Learning to enjoy mathematics
Making it fun
No one needs to teach us Indians the importance of Math (‘after all, we invented the zero’, someone would tell you, beaming with pride). Our collective pride- love-hate relationship with Math has ensured that we have accorded it the status of ‘necessary evil’. This attitude is at the centre of how Math has been taught and learned (or tolerated) by each generation of students.
But then, they say that change is the only constant. Slowly, there is a realisation that there needs to be a difference in approach as to the what /how/why of learning and teaching maths. There is a general feeling that math has to be ‘enjoyed and understood’ rather than ‘feared and studied’. Much of this is due to the increased awareness that Math learning is more than about just numbers and formulae, that ‘the mathematical way of thinking’, almost a religion in itself, develops logical analysis and helps in problem solving.
From the start
So, how can Maths be learned so as to be enjoyed and understood? Here are some ways that can be inculcated to make it more fun and memorable:
Maths cannot be effectively learnt in a ‘one – size- fits- all’ system. It has to be a personal experience of the learner, starting from where he/she stands, moving each step forward at the learner’s own pace. Rushing ahead to catch up with the rest or waiting for the majority to catch up has only made math class a struggle or a bore to many students.
If Math is to be befriended, a superficial introduction will not suffice. You need to get up close and personal. So it’s not enough to know that the area of a triangle is half the product of base and height. One needs to know why and how this is so. After all, buddies understand each other well, don’t they.
To remove fear, that which is feared has to become familiar. When it ceases to be ‘alien’, the fear naturally fades. To be familiar, students would need ample practice in each concept they learn. Practice work has to be structured, from basic to challenging, taking the learner to higher rungs after having got his/her feet firmly on the lower rungs.
Broken bridges would create an obstacle to any journey. On analysis of children struggling in math, more often than not the reason turns out to be a kind of ‘broken bridge’ – learning gaps. These may have developed due to classes missed or fundamentals not understood or any such reason. But the damage caused is long term.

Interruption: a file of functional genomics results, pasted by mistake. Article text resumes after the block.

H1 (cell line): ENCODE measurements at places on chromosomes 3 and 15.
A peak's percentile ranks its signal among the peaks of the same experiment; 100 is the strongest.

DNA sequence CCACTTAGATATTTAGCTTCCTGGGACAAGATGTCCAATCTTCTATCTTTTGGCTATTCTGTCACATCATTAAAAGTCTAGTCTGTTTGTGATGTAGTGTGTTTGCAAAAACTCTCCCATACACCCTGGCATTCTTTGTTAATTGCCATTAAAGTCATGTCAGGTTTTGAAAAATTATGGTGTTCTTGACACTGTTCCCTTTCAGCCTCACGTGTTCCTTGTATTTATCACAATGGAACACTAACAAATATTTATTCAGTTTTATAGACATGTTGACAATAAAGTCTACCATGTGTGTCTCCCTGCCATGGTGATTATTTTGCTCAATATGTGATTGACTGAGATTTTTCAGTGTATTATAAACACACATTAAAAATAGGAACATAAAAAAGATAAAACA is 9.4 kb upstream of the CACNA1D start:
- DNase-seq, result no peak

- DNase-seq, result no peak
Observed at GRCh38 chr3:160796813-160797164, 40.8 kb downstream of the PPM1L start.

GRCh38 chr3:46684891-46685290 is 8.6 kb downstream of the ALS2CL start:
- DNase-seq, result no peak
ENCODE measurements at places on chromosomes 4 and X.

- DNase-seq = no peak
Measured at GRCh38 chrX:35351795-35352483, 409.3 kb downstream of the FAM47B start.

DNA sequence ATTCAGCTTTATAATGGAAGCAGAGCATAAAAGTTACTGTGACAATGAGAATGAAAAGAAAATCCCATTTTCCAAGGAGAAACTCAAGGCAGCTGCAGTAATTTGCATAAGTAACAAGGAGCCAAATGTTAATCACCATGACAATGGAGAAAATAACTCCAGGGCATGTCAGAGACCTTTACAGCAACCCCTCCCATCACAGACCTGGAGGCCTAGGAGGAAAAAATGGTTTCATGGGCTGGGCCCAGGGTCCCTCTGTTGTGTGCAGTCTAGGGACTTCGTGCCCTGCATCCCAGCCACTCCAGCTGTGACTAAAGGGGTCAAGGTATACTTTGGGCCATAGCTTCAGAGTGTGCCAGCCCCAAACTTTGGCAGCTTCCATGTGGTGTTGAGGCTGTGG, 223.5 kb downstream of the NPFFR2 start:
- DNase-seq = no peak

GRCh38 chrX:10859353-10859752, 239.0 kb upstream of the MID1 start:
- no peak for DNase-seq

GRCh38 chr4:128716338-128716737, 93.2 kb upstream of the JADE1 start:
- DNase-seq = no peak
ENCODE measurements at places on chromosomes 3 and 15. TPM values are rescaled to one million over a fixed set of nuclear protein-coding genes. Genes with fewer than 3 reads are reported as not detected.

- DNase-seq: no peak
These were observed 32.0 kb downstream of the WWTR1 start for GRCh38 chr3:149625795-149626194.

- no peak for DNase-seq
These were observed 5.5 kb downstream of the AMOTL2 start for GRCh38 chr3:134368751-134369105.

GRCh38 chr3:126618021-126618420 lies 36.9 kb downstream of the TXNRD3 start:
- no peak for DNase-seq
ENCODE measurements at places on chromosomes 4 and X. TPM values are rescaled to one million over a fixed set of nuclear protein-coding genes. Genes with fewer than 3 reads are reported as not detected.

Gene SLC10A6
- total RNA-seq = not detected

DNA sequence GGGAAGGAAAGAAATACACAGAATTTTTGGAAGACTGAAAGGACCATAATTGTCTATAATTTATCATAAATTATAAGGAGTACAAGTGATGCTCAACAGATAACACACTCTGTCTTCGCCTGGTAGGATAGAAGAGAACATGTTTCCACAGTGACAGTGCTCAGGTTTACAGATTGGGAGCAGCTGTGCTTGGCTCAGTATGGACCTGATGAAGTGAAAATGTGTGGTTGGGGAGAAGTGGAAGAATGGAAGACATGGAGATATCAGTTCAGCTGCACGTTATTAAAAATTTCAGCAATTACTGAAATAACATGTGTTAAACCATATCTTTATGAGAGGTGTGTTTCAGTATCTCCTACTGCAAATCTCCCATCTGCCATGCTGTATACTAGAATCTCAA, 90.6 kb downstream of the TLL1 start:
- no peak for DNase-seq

Thus, to improve the experience of learning maths for children and to make it more effective, learning has to be personalised. Begin by understanding where the child stands and identify the gaps that they have in their learning. From there, one can begin to rectify the gaps and move forward at the child’s pace through a structured learning path. However, it is easier said than done, especially in a country that faces a serious resource crunch for well-trained teachers. When there are classes that have to contend with 1 teacher for every 90 students, where do we find the resources for personalised teaching – learning? This is where technology can step in to save the day.
We can harness the power of technology to let any number of students benefit from a limited resource pool. An expert group of highly trained educators could design tests to identify the learning gaps and find out where a child stands. With the help of technology, these tests can be delivered to children wherever they may be located. Furthermore, it can also help prepare reports to enable teachers customise an appropriate learning path for each child.
The limited pool of experienced teachers could prepare structured practice work after intense research. And technology can administer these at the pace of each individual learner based on a preprogrammed adaptive logic. Thus, from diagnosis to learning, practice, remediation and assessment, technology can help take the work of the limited expert group to the large student communities spread across geographies, rural or urban.
It is now clear that online learning, as illustrated above, can be the game changer that would transform the education scenario in our country. In fact, a silent revolution already taking place all over the world. These can be seen through many people undertaking various online courses, known as Massively Open Online Courses or MOOCs. Students can enrol in these courses, learn and take certifications from universities like Harvard University.
At the centre of learning
While these courses have become immensely popular, it underlines the need for online learning as well as gives an idea of its huge potential. The basis of this revolution is that the learner is now going to be the centre of the teaching-learning universe. Any system, online or otherwise can survive the test of time only if it is learner centric, where the teachers ‘facilitate’ self-learning.
The success of the system depends on how well this facilitation happens and that ultimately depends on how effectively technology has been utilised. With the help of technology, we can enable our children to use effectively help them out in their studies and overcome their fear of any subject, including mathematics.
(The author is academic innovation and research lead, CarveNiche Technologies)